A couple of months back we worked our way through the first two volumes of Boris Blank‘s library music project Avant Garden. When I reviewed them, it came as something of a surprise that there was now a volume three and a volume four. Now seems as good a time as any to listen to those last two.
Boris, of course, you will know from Yello, the slightly bonkers Swiss duo who have been making bassy blues-flavoured electro for time immemorial. On Avant Garden the influences are similar, but it lacks the daft deep vocals over the top.
Volume 3 opens with Big Beans, a low rhythmic instrumental which could easily fit on any Yello album. I’m not sure what film or TV projects this might work well alongside, but it’s a pleasant, typically Blank sounding piece.
Elektro Kabinet is a bit different, although it still doesn’t entirely blow you away as a listener. It’s got a bit of the flavour of their 1994 album Zebra in places, a theme which will reoccur before the end of this collection, and makes for a fun listen.
She’s Got Balls is better, despite the curious title. Powered by the rather inventive sort of rhythm that Yello have made their trademark, it has a pleasantly laid back melody and pad section which is soft and gentle. Body Electrik is a little harder and darker, and for the first time might not actually sound out of place on the soundtrack to something.
My favourite track on volume three is the middle one, The Last Mile. It’s got all the atmosphere and energy of Yello when they’re at their best, so much so that it almost feels a shame that it got shunted onto a mini-album of library music. This piece, if nothing else, is proof that this collection is for more than just completists.
Inner Mountain and Off the Rails are more atmospheric pieces, lacking somewhat the melodic charm of some of the better moments on the album, but still pretty strong. Penultimate track Open the Box also lacks that special something, but is still a pleasant piece.
Volume three’s closer is called Night Train, sharing its title with a song on Zebra, and draws influence from several tracks on that album. Although it doesn’t quite have the charm of the original, it’s still a very pleasant atmospheric piece, and does sum up the 1994 album very nicely.
Volume four is slightly different, consisting of a lot of short tracks, kicking off with Open Skies, although it sounds more nautical than aeronautical to me. Meccano Dreams is similarly gentle and atmospheric, but Lite Haus is the first piece on this volume which really grabs you and screams “listen to me!” It’s full of atmosphere and drama from the start, and then an enigmatic choir turns up. Volume four, it seems, is where Boris Blank really pulled out all the stops and made proper library music – at least on the first half of the collection.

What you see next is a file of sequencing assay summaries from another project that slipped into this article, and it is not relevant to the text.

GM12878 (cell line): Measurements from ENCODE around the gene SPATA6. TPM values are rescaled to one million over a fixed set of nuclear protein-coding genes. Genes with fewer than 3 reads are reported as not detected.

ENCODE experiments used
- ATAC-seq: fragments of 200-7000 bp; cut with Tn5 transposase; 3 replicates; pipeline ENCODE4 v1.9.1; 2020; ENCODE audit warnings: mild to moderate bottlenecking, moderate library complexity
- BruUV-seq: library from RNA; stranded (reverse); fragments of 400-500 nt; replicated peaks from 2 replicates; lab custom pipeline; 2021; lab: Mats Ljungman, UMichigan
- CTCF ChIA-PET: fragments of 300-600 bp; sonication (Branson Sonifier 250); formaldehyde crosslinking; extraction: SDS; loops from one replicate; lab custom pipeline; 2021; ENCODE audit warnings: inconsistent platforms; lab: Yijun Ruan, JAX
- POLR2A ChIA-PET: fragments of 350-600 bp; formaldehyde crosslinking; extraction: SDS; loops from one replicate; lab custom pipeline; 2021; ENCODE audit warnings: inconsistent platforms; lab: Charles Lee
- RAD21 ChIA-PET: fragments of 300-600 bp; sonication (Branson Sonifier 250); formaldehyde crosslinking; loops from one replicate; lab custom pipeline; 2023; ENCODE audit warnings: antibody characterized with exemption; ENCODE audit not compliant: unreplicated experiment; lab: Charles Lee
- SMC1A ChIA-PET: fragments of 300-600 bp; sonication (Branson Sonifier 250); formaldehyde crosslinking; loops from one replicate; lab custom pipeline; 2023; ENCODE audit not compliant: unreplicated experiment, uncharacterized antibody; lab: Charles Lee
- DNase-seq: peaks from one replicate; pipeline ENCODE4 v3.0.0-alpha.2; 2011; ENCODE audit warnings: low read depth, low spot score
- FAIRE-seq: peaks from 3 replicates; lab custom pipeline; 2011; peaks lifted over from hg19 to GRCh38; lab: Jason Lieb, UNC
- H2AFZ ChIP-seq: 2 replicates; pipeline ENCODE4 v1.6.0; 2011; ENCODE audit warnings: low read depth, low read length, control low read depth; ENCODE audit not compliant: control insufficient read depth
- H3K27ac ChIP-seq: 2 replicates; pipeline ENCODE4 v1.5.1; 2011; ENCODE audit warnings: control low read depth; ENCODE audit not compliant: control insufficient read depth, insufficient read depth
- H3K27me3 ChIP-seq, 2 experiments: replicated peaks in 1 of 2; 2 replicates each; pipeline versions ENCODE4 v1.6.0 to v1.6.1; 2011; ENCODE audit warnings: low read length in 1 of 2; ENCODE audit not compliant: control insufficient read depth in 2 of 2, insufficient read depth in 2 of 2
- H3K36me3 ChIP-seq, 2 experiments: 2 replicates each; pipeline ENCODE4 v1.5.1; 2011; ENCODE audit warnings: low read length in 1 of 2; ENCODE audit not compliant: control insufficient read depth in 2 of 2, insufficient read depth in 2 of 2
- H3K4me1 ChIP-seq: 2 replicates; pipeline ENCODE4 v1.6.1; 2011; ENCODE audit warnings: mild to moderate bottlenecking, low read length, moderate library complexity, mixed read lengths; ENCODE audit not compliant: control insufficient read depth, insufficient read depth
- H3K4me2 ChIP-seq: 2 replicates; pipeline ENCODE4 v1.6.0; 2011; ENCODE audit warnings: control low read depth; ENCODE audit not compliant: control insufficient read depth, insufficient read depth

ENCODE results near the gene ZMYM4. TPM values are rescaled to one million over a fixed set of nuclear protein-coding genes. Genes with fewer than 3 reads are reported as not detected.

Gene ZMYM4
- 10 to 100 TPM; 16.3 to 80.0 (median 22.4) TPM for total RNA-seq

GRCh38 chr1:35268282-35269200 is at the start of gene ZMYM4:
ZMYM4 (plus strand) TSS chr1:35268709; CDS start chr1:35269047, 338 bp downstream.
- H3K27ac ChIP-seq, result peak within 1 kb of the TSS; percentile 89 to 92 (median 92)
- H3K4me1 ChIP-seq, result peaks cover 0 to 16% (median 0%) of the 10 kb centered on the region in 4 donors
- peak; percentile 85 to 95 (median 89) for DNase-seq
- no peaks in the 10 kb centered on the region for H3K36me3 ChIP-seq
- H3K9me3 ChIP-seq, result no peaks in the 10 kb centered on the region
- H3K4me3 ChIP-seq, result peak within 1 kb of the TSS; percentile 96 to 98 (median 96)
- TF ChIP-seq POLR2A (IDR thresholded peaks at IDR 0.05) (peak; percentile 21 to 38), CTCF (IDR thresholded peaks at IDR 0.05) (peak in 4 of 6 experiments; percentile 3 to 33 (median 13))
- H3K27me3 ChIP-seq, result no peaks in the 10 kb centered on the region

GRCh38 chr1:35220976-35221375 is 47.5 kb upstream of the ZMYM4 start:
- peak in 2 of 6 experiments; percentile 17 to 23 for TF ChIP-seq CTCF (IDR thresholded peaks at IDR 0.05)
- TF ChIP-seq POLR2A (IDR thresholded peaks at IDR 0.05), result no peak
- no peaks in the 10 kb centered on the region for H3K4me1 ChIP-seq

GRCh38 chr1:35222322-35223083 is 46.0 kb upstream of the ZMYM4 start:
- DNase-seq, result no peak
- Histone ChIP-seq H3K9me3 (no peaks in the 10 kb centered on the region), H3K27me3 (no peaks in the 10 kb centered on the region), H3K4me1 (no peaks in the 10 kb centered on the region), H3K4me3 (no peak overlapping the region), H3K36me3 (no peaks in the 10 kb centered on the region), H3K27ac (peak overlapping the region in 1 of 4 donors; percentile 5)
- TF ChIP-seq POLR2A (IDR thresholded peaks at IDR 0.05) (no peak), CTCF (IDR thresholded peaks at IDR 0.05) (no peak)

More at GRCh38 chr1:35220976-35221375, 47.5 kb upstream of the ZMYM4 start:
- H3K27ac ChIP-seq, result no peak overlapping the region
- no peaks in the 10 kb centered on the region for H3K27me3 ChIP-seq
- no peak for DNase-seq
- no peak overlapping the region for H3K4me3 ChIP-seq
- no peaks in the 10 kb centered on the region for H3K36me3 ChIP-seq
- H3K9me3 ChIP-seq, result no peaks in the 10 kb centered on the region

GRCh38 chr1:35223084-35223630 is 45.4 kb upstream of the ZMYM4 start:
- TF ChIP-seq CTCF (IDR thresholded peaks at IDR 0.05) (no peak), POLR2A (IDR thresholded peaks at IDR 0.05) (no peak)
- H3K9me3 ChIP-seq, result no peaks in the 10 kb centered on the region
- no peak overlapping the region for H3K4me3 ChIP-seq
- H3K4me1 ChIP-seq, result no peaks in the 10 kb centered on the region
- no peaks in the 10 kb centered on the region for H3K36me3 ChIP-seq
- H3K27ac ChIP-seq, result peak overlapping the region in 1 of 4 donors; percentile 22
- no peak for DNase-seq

Midnight Procession continues in a similarly dark, atmospheric, and beautiful vein, and is also the longest track on this volume, clocking in at nearly four minutes. Ancient Desire and Missing Orbit are pleasant chilled out pieces, and then Dome is another of the true highlights.
From this point onwards, volume four is pleasant and full of moody pieces of music, but there’s little that grabs you in quite the same way. The Astrologer, Lost Language and K2 lack the experimental or melodic charm of some of the earlier tracks, but are still entirely listenable. The final trio, Siren Song, Neutrino Lab, and Face in the Cloud, have marginally more to say for themselves, but are still largely best enjoyed as library music rather than trying to imagine you’re listening to something new from Yello.
But all four volumes of Avant Garden have their respective highlights, and are worthwhile listens. It may not entirely count as new Yello, but it’s a lot better than your bog standard library music.
You can’t buy these albums, but you can listen to both Avant Garden Vol. 3 and Avant Garden Vol. 4 on Extreme Music’s still very nasty retro website here.